The internet can be frustrating. With millions of links, you never know what stories are true. To be sure, you have to check several sources, follow leads and cobble together information. Even then, you can’t be certain you have the real story...
Often, a crumb of truth is obscured with many layers of imagination. It takes time to get clarity, but this time dulls interest and emotion. But jumping from story to story seems to have become the norm. Something funny here, something serious there. We read an article for up to half an hour and tweet just 140 characters. Photos, movies, animated GIFs scroll by. These media snippets are our constant companions.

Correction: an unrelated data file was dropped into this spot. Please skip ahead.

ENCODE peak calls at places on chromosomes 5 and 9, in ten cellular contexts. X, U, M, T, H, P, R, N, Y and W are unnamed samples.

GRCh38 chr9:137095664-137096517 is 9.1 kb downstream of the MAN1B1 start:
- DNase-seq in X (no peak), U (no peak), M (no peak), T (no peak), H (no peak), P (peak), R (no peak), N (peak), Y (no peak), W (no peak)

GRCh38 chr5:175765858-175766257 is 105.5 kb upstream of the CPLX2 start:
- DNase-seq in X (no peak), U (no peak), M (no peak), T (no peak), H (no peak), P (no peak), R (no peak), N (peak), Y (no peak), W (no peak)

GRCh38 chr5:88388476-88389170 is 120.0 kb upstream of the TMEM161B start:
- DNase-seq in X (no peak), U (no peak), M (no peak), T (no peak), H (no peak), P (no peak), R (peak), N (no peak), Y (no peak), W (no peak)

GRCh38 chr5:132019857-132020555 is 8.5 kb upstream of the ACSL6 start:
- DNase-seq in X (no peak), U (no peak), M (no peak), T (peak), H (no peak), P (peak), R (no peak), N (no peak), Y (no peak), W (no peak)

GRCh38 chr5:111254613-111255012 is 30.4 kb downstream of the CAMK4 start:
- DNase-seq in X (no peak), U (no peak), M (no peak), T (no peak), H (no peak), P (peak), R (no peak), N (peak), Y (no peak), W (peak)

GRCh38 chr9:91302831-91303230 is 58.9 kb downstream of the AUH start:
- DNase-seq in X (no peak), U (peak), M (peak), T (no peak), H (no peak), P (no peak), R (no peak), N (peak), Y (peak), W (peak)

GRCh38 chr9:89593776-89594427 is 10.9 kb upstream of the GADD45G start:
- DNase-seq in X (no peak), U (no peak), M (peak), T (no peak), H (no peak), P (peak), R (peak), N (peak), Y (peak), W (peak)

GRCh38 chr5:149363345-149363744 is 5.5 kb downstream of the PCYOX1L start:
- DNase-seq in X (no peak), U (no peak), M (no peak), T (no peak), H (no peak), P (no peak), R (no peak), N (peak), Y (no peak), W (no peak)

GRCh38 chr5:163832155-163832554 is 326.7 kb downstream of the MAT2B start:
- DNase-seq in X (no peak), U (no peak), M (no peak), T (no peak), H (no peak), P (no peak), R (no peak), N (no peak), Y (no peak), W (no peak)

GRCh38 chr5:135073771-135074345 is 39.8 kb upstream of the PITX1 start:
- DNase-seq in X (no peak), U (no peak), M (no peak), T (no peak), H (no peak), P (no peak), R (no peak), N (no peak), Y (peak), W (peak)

Getting the whole picture takes time and focus and is not served by our informative shuffling. With this new pace of media consumption, long stories have no chance. So what then? Collages, maps and images show more than they tell, which is why they resonate. Lev Manovich, a new media researcher and creator of cultural analytics, suggests it is worth looking at visualisations of large amounts of data to learn about the world. The following projects from Poland and abroad offer new perspectives on the world – bringing together stories, pictures and data in innovative ways that invite us to stop and appreciate the diversity of our experience.